If I didn’t use an exclamation point in the title, I’d have to live in fear that Elaine would do this. Much of what passes today for e-learning involves making semi-animated presentations that include voice overs and putting it in a course together with similar presentations. Yes, there will be a basic Learning Management System (LMS), which will allow you to arrange presentations in different ways, and there may even be a test at the end to see if you were alive during the last 15 minute presentation. However, if you are like me, you will most likely not make it past minute 3 without contemplating which of the following would hurt more: stabbing yourself in the face with a pencil, or doing what this guy did. (Contains one instance of inappropriate language)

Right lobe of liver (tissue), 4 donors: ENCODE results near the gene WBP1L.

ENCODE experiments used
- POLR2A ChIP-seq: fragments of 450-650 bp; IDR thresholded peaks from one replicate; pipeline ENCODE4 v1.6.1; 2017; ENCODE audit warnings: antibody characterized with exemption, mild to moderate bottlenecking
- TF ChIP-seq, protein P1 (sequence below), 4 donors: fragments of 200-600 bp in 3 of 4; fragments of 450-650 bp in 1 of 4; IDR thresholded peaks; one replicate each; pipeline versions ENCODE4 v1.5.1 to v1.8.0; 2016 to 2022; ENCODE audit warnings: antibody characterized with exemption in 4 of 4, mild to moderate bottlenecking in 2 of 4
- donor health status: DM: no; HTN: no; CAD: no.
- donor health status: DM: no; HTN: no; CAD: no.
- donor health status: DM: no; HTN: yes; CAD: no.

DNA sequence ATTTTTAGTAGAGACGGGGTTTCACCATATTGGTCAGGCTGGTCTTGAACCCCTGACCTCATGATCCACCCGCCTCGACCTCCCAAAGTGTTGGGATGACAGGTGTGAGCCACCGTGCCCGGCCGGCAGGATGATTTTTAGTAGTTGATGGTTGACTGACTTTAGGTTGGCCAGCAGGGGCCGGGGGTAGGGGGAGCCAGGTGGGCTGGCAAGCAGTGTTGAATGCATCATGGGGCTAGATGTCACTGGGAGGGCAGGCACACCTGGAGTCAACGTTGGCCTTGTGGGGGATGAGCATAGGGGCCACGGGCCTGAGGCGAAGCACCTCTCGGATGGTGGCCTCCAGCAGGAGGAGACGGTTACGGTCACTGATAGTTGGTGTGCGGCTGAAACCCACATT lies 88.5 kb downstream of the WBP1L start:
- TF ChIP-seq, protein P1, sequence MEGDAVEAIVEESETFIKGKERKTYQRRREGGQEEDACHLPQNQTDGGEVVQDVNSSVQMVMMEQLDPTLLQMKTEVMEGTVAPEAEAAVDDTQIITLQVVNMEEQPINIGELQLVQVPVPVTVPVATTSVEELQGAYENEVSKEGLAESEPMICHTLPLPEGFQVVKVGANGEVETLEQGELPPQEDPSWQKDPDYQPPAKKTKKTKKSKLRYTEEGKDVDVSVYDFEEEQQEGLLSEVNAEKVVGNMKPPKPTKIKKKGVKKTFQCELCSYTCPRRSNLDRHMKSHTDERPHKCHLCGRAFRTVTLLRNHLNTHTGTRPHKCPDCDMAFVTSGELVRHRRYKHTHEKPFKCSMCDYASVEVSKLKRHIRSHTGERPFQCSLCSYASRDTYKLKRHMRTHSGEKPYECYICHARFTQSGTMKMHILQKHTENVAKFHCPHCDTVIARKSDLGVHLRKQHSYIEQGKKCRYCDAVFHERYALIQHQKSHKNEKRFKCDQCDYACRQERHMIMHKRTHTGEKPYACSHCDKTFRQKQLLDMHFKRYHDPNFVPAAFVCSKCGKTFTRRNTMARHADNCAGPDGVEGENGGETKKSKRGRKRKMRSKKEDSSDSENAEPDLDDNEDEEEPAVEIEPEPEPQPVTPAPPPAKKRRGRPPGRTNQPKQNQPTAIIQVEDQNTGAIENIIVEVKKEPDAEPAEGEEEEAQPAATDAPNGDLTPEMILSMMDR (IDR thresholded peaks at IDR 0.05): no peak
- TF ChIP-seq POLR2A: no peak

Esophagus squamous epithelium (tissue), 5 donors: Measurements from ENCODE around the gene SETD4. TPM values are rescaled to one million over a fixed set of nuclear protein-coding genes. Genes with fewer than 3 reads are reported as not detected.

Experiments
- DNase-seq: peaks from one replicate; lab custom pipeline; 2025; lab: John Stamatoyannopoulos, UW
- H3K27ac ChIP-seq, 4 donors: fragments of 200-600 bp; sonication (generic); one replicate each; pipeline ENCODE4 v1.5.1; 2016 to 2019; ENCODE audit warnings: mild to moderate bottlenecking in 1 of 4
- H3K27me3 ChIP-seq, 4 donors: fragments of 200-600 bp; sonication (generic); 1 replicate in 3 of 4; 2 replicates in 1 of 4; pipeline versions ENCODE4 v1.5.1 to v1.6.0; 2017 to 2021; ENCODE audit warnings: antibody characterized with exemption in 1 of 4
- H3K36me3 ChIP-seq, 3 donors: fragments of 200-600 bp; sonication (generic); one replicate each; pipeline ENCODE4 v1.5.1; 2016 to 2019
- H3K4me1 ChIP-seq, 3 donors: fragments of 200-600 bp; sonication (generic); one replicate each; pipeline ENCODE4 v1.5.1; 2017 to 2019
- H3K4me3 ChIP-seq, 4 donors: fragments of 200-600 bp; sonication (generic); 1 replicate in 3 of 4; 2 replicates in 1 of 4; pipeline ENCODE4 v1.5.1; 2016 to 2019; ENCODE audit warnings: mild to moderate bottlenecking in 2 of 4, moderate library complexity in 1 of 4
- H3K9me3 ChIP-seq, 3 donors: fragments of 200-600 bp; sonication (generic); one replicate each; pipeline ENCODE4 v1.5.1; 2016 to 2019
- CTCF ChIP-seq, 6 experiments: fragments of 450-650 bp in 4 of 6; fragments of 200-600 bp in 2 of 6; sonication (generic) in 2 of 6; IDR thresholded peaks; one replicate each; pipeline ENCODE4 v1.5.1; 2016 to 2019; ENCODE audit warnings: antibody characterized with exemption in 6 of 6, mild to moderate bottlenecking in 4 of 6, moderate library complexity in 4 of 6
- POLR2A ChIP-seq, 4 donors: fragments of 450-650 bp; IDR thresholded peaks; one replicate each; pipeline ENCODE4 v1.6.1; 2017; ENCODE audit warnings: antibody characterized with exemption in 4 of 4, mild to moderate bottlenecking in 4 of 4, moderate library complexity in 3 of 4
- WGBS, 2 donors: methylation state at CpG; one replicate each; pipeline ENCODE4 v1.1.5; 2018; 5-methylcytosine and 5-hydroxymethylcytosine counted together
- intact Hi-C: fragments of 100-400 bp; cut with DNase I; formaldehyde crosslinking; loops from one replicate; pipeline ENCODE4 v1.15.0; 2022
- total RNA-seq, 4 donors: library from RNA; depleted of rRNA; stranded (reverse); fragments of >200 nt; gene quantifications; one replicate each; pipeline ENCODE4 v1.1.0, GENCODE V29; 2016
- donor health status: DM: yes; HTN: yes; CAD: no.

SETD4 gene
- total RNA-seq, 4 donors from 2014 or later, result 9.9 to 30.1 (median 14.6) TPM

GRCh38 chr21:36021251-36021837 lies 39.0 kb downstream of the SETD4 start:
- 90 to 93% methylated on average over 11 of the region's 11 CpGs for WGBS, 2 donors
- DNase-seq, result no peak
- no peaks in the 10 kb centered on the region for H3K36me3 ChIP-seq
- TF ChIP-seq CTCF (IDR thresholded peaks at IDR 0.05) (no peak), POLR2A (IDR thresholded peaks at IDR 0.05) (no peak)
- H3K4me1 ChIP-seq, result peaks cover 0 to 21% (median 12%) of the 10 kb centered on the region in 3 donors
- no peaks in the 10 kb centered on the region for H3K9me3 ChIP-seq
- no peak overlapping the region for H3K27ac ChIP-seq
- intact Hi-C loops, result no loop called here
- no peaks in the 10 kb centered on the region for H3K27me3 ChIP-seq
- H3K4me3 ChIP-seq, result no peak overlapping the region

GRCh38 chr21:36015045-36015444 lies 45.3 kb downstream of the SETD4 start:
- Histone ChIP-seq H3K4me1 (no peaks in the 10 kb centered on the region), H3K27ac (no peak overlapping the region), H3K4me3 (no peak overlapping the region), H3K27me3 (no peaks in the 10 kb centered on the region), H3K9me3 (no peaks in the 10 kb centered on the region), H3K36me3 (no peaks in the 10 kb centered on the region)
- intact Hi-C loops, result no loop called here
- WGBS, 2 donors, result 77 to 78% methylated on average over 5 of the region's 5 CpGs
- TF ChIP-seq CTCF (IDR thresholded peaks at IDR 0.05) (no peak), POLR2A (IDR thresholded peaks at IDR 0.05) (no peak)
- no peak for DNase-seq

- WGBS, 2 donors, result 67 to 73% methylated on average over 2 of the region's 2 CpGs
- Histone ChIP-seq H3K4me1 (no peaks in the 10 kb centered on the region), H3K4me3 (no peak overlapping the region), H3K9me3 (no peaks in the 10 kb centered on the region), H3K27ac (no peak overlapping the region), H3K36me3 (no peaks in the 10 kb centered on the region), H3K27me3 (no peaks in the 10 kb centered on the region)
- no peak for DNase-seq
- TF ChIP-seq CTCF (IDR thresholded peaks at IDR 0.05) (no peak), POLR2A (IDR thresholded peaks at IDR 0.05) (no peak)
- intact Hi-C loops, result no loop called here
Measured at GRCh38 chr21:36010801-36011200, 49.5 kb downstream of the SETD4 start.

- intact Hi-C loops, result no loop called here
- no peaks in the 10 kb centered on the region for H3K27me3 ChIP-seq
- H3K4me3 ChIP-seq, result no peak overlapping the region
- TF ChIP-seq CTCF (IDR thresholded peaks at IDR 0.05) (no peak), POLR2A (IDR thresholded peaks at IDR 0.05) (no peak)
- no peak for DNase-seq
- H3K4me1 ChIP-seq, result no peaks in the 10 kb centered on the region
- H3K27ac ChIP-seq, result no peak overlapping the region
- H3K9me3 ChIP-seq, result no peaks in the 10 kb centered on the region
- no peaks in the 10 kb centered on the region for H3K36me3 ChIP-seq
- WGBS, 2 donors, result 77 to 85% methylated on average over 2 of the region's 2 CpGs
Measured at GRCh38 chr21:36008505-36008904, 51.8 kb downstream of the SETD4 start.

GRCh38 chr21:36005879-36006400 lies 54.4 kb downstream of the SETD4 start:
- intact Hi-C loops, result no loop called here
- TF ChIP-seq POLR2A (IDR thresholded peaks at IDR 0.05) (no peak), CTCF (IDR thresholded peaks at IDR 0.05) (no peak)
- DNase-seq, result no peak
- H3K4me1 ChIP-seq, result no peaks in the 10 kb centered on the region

True e-learning actually involves learning, which implies action. You can read as many books on personal effectiveness as you like and still be ‘that guy’ that continuously loses documents, and forgets about important appointments. As an aside, if you are ‘that guy’ (and it is mostly guys that do this stuff), just admit it…don’t pretend it was a one-time event.
Good e-learning combines good learning content (i.e. not long, boring PDF files) that include video, reference materials available when the course ends, collaboration, and most importantly, a way to put into practice all the cool stuff you’ve been learning. Much like a slide deck can be a crutch to a poor presenter, the do-it-yourself e-learning software can become a crutch to poor e-learning providers. It gives others associated with e-learning a bad name, and wastes the learner’s time.